Pope Francis to make British boy, who died aged 15, first Millennial saint

A British boy who died of leukaemia aged 15 is to become the Catholic Church’s first millennial saint.

Pope Francis decreed that a second posthumous miracle has been attributed to Carlo Acutis, qualifying the teenager for canonisation, the official admission of a dead person into sainthood.

Acutis was born in London to Italian mother and a half-English, half-Italian father in 1991, making him the first millennial to be canonised, the BBC reports.

He died in 2006, just a week after being diagnosed with the blood cancer, aged 15.

Before his death, Acutis – a “computer prodigy” – helped to spread Roman Catholic teaching online by building a website that documented Eucharistic miracles and approved Marian apparitions.

Acutis was beatified, the first step towards sainthood, in 2020, after he was officially attributed with his first miracle – healing a Brazilian child of a congenital disease affecting his pancreas.

The second miracle was approved by the Pope following a meeting with the Vatican’s saint-making department, The Standard reports.

It involved the healing of university student in Florence who had bleeding on the brain after suffering head trauma.

It’s not known when Acutis will be canonised following the Pope’s announcement he will become a saint on Thursday.

The early nature of Acutis’ entry into sainthood is quite remarkable. Out of 912 people canonised by Pope Francis, the most recent birth date was previously 1926, The Guardian stated.

The devout Catholic, who earned the nickname “God’s influencer” after his online work earned him a following posthumous, caught the attention of the Vatican due to his computer teachings.

After being diagnosed with acute promyelocytic leukaemia, he offered his sufferings for Pope Benedict XVI and the Church, saying: “I offer all of my suffering to the Lord for the pope and for the Church in order not to go to purgatory but to go straight to heaven.”

Following his death in Monza, Italy, his body was moved to Assisi, where it currently resides on full display alongside other relics linked to him.

When the Catholic Church first announced it was considering him as a patron saint, his mother described her joy at the potential honour.

“Sometimes these beautiful [saints] are all very old and used to live in a very different world so young people don’t feel so close to them,” she told The Times.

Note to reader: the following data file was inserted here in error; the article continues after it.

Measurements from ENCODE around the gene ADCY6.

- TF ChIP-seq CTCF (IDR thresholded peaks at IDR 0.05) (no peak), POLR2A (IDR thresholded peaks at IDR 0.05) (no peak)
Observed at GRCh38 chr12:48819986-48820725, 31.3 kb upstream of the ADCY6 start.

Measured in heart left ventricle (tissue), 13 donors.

“Carlo was young and handsome and always smiling and was a computer genius and would play on his PlayStation and Game Boy.

“To have a saint that played with the same things as you do is something that really touches these young people.”

Leave a Comment

URL URL URL URL URL URL URL URL URL URL URL URL URL URL URL URL URL URL URL URL URL URL URL URL URL URL URL URL URL URL URL URL URL URL URL URL URL URL URL URL URL URL URL URL URL URL URL URL URL URL URL URL URL URL URL URL URL URL URL URL URL URL URL URL URL URL URL URL URL URL URL URL URL URL URL URL URL URL URL URL URL URL URL URL URL URL URL URL URL URL URL URL URL URL URL URL URL URL URL URL URL URL URL URL URL URL URL URL URL URL URL URL URL URL URL URL URL URL URL URL URL URL URL URL URL URL URL URL URL URL URL URL URL URL URL URL URL URL URL URL URL URL URL URL URL URL URL URL URL URL URL URL URL URL URL URL URL URL URL URL URL URL URL URL URL URL URL URL URL URL URL URL URL URL URL URL URL URL URL URL URL URL URL URL URL URL URL URL URL URL URL URL URL URL URL URL URL URL URL URL URL URL URL URL URL URL URL URL URL URL URL URL URL URL URL URL URL URL URL URL URL URL URL URL URL URL URL URL URL URL URL URL URL URL URL URL URL URL URL URL URL URL URL URL URL URL URL URL URL URL URL URL URL URL URL URL URL URL URL URL URL URL URL URL URL URL URL URL URL URL URL URL URL URL URL URL URL URL URL URL URL URL URL URL URL URL URL URL URL URL URL URL URL URL URL URL URL URL URL URL URL URL URL URL URL URL URL URL URL URL URL URL URL URL URL URL URL URL URL URL URL URL URL URL URL URL URL URL URL URL URL URL URL URL URL URL URL URL URL URL URL URL URL URL URL URL URL URL URL URL URL URL URL URL URL URL URL URL URL URL URL URL URL URL URL URL URL URL URL URL URL URL URL URL URL URL URL URL URL URL URL URL URL URL URL URL URL URL URL URL URL URL URL URL URL URL URL URL URL URL URL URL URL URL URL URL URL URL URL URL URL URL URL URL URL URL URL URL URL URL URL URL URL URL URL URL URL URL URL URL URL URL URL URL URL URL URL URL URL URL URL URL URL URL URL URL URL URL URL URL URL URL URL URL URL URL URL URL URL URL URL URL URL URL URL URL URL URL URL URL URL URL URL URL URL URL URL URL URL URL URL URL URL URL URL URL URL URL URL URL URL URL URL URL URL URL URL URL URL URL URL URL URL URL URL URL